The American Medical Association will conduct a "thorough analysis" of the Institute of Medicine's landmark report on medical errors before following any of the report's recommendations.
The report, released last year, found that up to 98,000 Americans die every year as a result of medical errors in the nation's hospitals. The report lit a fire under Congress and the healthcare industry to find ways to improve patient safety in all care settings.
At the AMA's annual meeting in Chicago earlier this month, the 550-member House of Delegates, which sets policy for the AMA, voted to study the IOM report over the next six months. The delegates will discuss it in detail at their next meeting in December.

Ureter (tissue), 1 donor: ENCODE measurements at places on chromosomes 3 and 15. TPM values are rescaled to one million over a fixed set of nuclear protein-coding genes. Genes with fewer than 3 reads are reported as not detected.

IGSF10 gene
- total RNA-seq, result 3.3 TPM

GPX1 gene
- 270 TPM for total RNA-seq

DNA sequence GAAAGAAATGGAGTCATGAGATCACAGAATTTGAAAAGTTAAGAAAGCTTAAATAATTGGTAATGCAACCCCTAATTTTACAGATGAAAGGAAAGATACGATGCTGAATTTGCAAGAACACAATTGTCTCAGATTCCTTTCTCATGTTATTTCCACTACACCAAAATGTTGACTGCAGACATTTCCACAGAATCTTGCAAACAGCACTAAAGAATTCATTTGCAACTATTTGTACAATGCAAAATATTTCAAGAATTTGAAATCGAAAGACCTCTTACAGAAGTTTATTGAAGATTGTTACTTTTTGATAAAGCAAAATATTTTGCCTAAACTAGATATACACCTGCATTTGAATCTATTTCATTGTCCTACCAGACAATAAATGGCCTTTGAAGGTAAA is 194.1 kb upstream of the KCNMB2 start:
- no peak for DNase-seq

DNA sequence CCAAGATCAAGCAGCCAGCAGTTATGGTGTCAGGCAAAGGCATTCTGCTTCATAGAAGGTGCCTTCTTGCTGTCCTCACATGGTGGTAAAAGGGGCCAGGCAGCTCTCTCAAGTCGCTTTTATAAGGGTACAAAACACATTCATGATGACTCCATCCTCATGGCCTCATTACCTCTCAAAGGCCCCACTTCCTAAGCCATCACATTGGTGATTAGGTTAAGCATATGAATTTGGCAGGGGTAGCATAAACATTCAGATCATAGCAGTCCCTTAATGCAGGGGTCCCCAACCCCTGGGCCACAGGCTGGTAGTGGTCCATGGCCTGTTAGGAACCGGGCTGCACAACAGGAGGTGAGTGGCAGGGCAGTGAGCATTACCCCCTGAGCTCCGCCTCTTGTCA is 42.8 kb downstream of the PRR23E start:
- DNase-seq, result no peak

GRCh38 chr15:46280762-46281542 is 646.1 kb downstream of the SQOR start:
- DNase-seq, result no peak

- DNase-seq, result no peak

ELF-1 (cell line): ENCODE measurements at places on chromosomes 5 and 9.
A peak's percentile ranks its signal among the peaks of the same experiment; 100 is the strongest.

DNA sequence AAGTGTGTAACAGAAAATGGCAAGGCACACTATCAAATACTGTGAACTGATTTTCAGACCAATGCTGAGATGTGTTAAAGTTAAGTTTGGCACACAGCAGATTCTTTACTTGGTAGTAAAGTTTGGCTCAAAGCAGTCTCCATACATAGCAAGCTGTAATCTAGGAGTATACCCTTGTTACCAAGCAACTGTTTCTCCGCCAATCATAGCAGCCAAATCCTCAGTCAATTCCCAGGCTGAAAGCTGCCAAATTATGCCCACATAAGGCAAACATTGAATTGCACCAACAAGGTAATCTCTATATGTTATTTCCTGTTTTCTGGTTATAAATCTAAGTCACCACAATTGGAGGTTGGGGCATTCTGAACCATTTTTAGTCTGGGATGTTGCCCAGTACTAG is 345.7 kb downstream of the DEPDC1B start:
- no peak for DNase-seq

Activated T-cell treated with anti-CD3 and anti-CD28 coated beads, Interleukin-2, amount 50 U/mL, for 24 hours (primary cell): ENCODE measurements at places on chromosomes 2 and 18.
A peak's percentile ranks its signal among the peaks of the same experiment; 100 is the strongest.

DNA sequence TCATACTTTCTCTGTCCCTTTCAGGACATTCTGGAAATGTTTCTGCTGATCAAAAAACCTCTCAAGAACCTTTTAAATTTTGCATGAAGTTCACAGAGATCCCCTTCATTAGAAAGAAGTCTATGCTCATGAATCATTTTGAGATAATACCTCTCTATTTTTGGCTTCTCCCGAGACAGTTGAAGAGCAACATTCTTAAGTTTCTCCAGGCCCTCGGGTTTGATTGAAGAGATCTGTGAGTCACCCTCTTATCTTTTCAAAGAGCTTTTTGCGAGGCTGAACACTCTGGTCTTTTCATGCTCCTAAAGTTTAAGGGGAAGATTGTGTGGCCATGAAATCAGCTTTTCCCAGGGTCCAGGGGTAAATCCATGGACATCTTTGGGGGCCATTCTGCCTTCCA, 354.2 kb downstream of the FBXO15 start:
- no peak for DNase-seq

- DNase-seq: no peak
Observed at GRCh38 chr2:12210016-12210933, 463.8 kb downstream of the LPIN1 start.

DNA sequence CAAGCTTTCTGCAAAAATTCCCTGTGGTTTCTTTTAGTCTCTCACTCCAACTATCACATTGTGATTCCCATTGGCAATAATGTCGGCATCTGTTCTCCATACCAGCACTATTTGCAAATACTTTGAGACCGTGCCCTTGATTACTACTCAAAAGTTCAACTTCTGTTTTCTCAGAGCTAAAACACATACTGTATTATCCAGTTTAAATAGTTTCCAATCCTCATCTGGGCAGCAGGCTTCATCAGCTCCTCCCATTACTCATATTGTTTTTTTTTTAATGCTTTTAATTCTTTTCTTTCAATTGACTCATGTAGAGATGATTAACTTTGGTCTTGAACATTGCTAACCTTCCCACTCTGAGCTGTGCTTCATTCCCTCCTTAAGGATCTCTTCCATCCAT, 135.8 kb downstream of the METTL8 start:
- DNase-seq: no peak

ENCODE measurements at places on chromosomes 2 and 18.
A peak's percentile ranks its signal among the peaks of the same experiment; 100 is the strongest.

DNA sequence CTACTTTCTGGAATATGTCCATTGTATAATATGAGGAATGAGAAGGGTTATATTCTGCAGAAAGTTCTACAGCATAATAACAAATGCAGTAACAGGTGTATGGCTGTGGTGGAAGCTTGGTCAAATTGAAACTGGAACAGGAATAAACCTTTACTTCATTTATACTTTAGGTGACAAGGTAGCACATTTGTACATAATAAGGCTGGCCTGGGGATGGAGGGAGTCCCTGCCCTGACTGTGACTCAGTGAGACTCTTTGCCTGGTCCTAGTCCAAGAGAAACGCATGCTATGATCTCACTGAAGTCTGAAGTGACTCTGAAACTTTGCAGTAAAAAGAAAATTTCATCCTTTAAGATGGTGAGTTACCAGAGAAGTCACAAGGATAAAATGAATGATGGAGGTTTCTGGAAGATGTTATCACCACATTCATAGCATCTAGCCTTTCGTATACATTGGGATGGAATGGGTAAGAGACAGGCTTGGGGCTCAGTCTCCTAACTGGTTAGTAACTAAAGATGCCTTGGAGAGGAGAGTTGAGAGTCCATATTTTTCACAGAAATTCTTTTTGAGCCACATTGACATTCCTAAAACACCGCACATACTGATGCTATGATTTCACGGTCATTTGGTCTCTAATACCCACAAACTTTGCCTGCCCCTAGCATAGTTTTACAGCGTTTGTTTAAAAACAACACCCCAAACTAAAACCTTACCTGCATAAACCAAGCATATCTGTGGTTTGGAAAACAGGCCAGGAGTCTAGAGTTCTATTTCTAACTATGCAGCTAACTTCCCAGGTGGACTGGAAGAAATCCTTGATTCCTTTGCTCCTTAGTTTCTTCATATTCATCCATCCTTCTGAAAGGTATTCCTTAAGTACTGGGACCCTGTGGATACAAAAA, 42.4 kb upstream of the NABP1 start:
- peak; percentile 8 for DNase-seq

Some physicians felt the AMA should have reacted more quickly.
"The AMA must address this, but let's not do it with paranoia," said Albert Ellman, M.D., a physician from Albany, N.Y.
"This is a chance to get the monkey off our backs," said Lonnie Bristow, M.D., a former president of the AMA. "We were out in front on this issue, and we should remain in front."